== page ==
Who is Entitled To An Unclaimed Estate?

Tue 16th Oct 2018

Who is Entitled To An Unclaimed Estate?

Firstly, what is an Unclaimed Estate? An Unclaimed Estate or Unclaimed Inheritance refers to what happens when someone dies intestate, i.e. without leaving a will. Unclaimed Estates can also happen when an old will is in place, but the owners intended beneficiaries died before they did. This is quite common among many of the Unclaimed Inheritance cases in the UK. 

The general rules of intestacy are—the person’s spouse or civil partner and then any children have the first right to any case on the Unclaimed Estates List. If there is no spouse, civil partner or child of the deceased, anyone who is descended from a grandparent of the person is entitled to a share of their estate—so cousins, the offspring of cousins etc. People who are related by marriage are not entitled to claim on an estate. 

Adopted children have the same rights as children who are born into a family, but no rights to the estate of their birth family.

Find Unclaimed Inheritance

The issue of unclaimed inheritance crops up more often than you may think. People can leave it too late to make a will, or they might feel that it isn’t worth doing, especially if they don’t have a living spouse or children.

If you believe you are the entitled relative to Unclaimed Inheritance you will need evidence to prove your relationship to the deceased—a family tree, for example, that shows your relationship to the deceased. [Please note—Finders International can draw up independently verified family trees which prove a relationship.]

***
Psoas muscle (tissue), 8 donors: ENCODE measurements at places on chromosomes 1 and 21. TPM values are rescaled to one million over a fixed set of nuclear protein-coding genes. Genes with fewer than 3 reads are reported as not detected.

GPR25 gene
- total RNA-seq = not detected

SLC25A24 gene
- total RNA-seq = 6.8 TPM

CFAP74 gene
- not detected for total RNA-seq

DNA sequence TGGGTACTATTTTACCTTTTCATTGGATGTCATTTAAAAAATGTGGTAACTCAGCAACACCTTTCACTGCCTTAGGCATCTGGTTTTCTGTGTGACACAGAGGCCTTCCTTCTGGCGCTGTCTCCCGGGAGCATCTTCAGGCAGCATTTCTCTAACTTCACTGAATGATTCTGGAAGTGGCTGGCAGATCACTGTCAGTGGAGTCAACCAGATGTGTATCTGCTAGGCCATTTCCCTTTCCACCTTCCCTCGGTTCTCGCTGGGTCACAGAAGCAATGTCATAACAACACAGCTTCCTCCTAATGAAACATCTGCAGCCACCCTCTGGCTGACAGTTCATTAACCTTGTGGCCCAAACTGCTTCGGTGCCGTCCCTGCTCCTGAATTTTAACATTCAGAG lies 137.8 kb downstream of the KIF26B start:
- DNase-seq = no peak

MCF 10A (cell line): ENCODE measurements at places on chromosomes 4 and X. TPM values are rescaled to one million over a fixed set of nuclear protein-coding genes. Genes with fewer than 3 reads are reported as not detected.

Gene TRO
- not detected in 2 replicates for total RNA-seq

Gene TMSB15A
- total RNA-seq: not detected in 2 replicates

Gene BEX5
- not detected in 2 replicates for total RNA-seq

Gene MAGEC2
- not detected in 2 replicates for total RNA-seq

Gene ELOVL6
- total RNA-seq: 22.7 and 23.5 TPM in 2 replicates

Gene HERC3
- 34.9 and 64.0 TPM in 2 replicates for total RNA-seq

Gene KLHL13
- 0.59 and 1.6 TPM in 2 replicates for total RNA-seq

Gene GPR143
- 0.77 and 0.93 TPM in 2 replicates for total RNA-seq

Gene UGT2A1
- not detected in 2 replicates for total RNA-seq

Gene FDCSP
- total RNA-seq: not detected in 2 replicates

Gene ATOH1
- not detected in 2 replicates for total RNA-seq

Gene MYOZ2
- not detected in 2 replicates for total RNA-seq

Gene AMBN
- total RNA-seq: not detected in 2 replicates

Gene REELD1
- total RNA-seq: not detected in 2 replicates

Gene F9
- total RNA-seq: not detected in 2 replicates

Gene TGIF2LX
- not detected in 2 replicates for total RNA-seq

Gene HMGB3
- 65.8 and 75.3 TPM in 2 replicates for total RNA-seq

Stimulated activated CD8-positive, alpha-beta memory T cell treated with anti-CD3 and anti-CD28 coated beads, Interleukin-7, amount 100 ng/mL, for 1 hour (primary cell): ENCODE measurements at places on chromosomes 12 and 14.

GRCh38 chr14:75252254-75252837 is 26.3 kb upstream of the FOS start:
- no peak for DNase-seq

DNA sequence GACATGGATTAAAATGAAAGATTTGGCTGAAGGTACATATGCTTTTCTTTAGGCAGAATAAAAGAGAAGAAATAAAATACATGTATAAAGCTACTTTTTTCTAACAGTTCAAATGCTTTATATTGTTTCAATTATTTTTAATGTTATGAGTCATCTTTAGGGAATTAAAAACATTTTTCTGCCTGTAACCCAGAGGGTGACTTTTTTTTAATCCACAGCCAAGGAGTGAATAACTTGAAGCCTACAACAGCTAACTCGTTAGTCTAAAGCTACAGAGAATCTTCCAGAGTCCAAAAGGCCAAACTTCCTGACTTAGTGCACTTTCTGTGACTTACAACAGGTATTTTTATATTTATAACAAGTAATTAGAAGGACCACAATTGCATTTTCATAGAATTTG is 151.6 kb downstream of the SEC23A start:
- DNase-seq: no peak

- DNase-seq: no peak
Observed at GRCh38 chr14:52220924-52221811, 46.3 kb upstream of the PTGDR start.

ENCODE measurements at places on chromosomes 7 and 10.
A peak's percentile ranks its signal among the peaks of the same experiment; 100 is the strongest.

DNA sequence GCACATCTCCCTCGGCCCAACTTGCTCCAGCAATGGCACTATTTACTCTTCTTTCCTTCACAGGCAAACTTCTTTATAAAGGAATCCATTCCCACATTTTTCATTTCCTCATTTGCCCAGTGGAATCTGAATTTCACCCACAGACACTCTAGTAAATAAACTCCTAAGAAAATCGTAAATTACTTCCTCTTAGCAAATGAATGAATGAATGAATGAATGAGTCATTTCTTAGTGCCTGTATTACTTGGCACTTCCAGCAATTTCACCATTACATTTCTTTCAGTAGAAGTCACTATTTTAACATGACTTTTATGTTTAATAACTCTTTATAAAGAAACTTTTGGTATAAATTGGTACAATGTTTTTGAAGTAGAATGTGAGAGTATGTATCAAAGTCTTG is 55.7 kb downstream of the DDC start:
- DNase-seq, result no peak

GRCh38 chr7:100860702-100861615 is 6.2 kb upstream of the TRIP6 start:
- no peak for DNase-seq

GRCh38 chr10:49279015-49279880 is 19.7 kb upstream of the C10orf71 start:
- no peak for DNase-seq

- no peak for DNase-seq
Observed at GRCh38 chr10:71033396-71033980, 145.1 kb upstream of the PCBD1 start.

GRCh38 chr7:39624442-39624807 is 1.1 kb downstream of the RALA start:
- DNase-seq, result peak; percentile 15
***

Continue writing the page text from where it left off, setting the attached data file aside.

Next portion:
You also need to give two separate pieces of personal identification—one that shows your full name and the other that lists your name and address and is less than three months old (a utility bill, for example). You might also be required to provide your birth certificate, and birth, marriage and death certificates for the deceased.

Property and Personal Possessions

In most cases, an unclaimed inheritance will be money but it might include property or personal possessions.

What sort of time frame are we looking at? The claims on an estate are handled through the process of administration when someone dies without leaving a will. The time it takes will vary according to the size of the estate, the number of heirs and if there are problems tracing and proving or disproving all entitled beneficiaries.

In general, low-value estates where there aren’t many heirs are easier to administer and take less time than a high-value estate with many heirs—as the beneficiaries to Prince’s estate can tell you…

The process generally takes three to six months in a best-case scenario or several years if not.